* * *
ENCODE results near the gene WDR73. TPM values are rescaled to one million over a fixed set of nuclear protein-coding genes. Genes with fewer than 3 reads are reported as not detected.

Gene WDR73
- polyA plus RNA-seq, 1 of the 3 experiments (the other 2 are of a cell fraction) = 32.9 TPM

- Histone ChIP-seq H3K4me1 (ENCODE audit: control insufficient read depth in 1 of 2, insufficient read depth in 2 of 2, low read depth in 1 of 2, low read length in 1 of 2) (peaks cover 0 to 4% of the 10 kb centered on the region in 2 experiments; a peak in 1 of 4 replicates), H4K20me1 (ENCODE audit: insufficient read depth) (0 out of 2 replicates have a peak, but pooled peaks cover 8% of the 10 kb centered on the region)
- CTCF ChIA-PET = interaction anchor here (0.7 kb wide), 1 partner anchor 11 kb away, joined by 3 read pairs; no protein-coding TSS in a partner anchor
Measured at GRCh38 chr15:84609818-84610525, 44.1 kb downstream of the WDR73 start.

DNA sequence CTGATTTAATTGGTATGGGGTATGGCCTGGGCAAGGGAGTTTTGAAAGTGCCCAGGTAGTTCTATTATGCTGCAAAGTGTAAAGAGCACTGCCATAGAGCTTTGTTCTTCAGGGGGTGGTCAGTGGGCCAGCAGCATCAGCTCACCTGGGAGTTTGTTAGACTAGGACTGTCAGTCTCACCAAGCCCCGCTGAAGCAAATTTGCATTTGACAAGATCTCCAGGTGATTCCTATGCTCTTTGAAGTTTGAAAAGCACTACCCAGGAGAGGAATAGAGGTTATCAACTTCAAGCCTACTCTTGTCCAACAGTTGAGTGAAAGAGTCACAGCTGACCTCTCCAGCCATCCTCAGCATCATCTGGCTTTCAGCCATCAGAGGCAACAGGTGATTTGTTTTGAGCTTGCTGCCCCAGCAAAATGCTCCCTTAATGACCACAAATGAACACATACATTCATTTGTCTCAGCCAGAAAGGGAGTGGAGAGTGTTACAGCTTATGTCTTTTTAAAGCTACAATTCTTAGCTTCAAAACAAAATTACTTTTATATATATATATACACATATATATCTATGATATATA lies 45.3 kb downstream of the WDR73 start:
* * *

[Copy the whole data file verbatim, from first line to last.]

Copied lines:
ENCODE results near the gene WDR73. TPM values are rescaled to one million over a fixed set of nuclear protein-coding genes. Genes with fewer than 3 reads are reported as not detected.

Gene WDR73
- polyA plus RNA-seq, 1 of the 3 experiments (the other 2 are of a cell fraction) = 32.9 TPM

- Histone ChIP-seq H3K4me1 (ENCODE audit: control insufficient read depth in 1 of 2, insufficient read depth in 2 of 2, low read depth in 1 of 2, low read length in 1 of 2) (peaks cover 0 to 4% of the 10 kb centered on the region in 2 experiments; a peak in 1 of 4 replicates), H4K20me1 (ENCODE audit: insufficient read depth) (0 out of 2 replicates have a peak, but pooled peaks cover 8% of the 10 kb centered on the region)
- CTCF ChIA-PET = interaction anchor here (0.7 kb wide), 1 partner anchor 11 kb away, joined by 3 read pairs; no protein-coding TSS in a partner anchor
Measured at GRCh38 chr15:84609818-84610525, 44.1 kb downstream of the WDR73 start.

DNA sequence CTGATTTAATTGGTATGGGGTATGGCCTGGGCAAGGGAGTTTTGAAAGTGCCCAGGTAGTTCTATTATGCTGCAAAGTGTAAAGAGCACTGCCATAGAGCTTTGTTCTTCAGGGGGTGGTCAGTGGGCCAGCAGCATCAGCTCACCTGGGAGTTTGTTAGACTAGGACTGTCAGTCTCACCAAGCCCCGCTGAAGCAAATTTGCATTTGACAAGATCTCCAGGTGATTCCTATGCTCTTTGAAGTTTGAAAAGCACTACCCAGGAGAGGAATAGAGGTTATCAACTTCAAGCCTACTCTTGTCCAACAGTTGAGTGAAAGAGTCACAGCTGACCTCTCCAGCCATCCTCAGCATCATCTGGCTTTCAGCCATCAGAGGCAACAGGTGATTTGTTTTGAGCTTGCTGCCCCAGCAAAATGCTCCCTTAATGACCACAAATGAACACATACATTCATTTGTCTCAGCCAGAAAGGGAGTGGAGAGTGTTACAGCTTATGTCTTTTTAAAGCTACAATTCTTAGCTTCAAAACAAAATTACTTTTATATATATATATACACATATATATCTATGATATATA lies 45.3 kb downstream of the WDR73 start: